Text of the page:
In largest-attended Bellevue Downtown Association Annual Celebration, hundreds in the Bellevue community came together to commemorate their 44th celebration Thursday night.
Held at Meydenbauer Center, BDA President Patrick Bannon presented two Place Making Awards before keynote speaker Rebecca Ryan took the stage to talk about the future of the economy.
Defined as “really cool stuff that helps you fall in love with the place,” the Place Making Awards were given to honorees who have helped to define Downtown Bellevue, Bannon said.
“Place Making helps tell our story,” Bannon said. “It’s a marker and a maker of pride and tonight we recognize achievements in Downtown Bellevue.”
First to accept the award was Kemper Freeman with Kemper Development Company for the largest private construction project in Downtown’s history – the Lincoln Square expansion.
Opening last year as “one of the premier developments in the nation,” Bannon said the tower is now home to thousands of workers, retailers, restaurants and residents.
“The Lincoln Square expansion has transformed our skyline and the corner of Northeast Fourth and Bellevue Way,” he said. “It is the latest gem in what we know as The Bellevue Collection.”
The 750,000-square-foot building has 17 restaurants, Nordstrom Rack, Cinemark, Soul Cycle, a soon-to-open Capital One cafe, Lincoln South Food Hall and W Bellevue hotel – which Bannon said has the “most interesting restroom in Downtown.”
The other honorees of the Place Making Award included a team of city of Bellevue officials and the Rotary Club of Bellevue for its 34 years of work on Downtown Park’s ‘Closing the Circle’ project and Inspiration Playground.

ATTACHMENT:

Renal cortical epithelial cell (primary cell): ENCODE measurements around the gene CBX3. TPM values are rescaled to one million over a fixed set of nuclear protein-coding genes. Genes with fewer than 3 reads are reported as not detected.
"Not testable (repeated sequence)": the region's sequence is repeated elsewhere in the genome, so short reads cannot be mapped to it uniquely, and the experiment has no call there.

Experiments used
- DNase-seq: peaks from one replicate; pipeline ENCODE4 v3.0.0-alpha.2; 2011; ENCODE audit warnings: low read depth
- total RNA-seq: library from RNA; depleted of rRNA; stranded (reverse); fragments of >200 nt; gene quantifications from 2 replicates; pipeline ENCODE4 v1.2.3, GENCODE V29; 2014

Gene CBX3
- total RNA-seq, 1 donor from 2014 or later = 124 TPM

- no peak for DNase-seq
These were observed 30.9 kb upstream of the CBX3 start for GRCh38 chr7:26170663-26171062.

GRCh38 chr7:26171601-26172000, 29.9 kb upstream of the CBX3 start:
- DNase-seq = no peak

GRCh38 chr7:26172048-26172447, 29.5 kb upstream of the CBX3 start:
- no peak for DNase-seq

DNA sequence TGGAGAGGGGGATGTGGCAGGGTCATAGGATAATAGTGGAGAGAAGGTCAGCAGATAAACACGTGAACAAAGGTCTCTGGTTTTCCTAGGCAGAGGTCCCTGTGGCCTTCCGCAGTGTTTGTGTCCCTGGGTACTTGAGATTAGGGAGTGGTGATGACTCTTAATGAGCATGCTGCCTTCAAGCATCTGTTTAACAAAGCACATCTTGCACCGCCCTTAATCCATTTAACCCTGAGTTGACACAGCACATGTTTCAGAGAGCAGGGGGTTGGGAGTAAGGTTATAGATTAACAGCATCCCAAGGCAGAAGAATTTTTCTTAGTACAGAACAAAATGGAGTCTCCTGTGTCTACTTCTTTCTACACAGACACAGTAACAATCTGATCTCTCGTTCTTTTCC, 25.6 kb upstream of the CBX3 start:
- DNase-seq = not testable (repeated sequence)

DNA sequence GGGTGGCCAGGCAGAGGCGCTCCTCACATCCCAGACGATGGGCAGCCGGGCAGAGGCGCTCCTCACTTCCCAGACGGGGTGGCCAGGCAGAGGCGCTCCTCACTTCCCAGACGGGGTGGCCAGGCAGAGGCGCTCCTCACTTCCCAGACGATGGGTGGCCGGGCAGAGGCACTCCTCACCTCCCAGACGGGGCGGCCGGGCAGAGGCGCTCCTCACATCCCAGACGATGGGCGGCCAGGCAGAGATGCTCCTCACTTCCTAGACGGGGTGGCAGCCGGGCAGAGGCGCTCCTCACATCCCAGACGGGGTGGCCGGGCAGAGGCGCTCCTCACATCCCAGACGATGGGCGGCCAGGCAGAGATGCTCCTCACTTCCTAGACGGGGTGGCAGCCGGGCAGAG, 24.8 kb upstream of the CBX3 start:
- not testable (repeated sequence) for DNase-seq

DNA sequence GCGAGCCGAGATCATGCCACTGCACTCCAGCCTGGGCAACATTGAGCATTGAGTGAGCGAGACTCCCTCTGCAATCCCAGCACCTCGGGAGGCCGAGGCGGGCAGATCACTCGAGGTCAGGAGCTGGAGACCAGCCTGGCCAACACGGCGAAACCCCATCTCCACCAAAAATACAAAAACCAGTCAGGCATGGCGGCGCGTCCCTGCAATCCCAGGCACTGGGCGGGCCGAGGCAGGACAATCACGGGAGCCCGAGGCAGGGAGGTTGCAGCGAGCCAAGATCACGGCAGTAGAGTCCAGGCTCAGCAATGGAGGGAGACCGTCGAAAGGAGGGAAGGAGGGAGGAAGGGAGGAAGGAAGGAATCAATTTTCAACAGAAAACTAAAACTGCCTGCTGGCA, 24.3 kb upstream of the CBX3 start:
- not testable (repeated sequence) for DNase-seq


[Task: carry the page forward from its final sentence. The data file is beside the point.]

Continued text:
“It is iconic, memorable and beautiful and it’s played a major role in the growth and economic success of Downtown Bellevue,” Bannon said. “It is also one of the world’s great urban parks.”
The idea for the park started with a council member, a parks director and a pitcher of beer at a pub house in 1983, and ended last year with the completion of a circular promenade that goes around the perimeter of the park, construction of a south entry and water feature, and a terrace amphitheater.
The park’s Inspiration Playground was not only partially funded by the Rotary Club of Bellevue but its longtime member and past president Rob Rose created its vision, which was inspired by his work with Nepali children with and without disabilities.
The campaign for the 1.5 acre playground raised more than $4.5 million and now serves children with and without disabilities, as Rose’s envisioned a place where all could play.
“The playground itself reinforces our community’s commitment to diversity and inclusion,” Bannon said. “
It has universally accessible design features, sensory rich play experiences and equipment suitable for all ages and abilities.”
For more information on the Bellevue Downtown Association’s 44th Annual Celebration, visit www.bellevuedowntown.com.